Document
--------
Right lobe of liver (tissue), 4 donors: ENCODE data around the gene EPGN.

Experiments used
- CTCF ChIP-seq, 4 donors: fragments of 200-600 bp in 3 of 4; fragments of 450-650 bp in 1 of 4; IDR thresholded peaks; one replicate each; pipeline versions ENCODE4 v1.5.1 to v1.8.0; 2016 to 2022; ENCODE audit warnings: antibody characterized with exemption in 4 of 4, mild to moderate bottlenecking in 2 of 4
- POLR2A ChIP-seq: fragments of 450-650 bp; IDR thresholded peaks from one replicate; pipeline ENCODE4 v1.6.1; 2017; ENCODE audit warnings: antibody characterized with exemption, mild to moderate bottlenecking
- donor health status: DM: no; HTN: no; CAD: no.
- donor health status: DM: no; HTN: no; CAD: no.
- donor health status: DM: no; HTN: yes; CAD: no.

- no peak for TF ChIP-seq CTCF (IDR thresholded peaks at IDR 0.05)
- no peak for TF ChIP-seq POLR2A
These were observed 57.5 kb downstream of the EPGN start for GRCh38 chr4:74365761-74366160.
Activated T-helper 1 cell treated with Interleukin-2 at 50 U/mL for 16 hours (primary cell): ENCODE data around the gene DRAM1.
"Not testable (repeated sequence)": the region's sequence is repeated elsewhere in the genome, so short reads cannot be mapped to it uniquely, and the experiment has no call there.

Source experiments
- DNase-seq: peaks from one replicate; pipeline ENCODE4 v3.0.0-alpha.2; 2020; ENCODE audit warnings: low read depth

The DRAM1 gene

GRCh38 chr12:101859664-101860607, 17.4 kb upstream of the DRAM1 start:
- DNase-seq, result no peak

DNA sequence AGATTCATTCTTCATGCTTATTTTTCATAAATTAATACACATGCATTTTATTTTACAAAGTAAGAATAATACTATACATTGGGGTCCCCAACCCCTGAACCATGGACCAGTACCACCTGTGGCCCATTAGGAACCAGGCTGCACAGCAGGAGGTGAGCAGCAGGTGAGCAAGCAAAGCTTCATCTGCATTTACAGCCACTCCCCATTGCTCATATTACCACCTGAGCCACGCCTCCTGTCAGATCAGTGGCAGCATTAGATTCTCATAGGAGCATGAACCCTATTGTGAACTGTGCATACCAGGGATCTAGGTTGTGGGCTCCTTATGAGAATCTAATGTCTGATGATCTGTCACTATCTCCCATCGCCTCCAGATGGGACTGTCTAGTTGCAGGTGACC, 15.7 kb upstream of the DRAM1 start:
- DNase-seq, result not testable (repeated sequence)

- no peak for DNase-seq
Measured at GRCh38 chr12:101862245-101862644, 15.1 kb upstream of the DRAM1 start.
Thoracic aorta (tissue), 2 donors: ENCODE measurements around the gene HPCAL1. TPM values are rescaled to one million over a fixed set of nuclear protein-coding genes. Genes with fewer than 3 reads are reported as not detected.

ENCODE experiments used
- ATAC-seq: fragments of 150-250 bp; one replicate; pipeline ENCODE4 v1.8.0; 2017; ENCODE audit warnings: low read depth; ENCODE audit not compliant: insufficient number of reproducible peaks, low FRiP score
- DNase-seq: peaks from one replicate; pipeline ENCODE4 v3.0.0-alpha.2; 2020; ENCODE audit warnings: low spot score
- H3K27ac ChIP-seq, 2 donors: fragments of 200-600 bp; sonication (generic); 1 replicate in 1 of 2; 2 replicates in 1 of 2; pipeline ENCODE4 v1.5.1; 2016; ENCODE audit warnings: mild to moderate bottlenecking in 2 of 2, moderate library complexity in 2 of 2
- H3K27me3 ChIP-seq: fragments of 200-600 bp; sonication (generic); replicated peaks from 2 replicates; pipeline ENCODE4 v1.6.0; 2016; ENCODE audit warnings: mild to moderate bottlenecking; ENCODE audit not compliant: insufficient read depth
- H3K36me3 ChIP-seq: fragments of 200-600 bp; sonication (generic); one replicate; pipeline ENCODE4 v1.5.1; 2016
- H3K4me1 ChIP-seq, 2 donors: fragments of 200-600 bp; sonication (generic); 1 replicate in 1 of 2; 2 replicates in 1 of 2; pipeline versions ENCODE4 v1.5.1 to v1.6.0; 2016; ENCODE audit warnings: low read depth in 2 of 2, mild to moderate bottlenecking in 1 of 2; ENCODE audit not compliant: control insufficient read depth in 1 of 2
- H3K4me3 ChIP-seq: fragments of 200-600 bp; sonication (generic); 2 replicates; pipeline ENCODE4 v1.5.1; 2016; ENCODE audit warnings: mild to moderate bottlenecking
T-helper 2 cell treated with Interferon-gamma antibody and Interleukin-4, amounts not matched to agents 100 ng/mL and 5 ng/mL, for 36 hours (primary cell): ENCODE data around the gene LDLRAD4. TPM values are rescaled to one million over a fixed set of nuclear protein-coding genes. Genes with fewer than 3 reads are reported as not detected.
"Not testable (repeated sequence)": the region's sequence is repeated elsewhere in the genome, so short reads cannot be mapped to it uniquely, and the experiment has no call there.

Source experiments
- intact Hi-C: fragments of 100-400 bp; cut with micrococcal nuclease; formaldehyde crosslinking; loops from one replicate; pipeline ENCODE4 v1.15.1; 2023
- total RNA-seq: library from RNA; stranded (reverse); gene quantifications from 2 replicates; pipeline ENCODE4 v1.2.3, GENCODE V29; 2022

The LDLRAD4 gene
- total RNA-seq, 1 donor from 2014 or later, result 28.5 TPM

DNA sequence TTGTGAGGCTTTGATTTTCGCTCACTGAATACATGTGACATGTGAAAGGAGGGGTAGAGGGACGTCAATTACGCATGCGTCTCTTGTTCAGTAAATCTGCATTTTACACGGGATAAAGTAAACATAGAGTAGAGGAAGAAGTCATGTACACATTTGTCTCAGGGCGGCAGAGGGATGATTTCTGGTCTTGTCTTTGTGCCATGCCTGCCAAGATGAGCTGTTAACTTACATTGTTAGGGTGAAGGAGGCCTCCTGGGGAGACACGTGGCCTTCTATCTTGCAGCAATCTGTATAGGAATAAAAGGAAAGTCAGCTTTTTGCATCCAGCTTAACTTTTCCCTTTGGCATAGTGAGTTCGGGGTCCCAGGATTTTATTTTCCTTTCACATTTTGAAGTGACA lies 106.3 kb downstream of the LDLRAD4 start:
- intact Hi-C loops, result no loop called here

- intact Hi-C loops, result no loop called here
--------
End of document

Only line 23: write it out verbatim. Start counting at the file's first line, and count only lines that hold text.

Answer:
ENCODE experiments used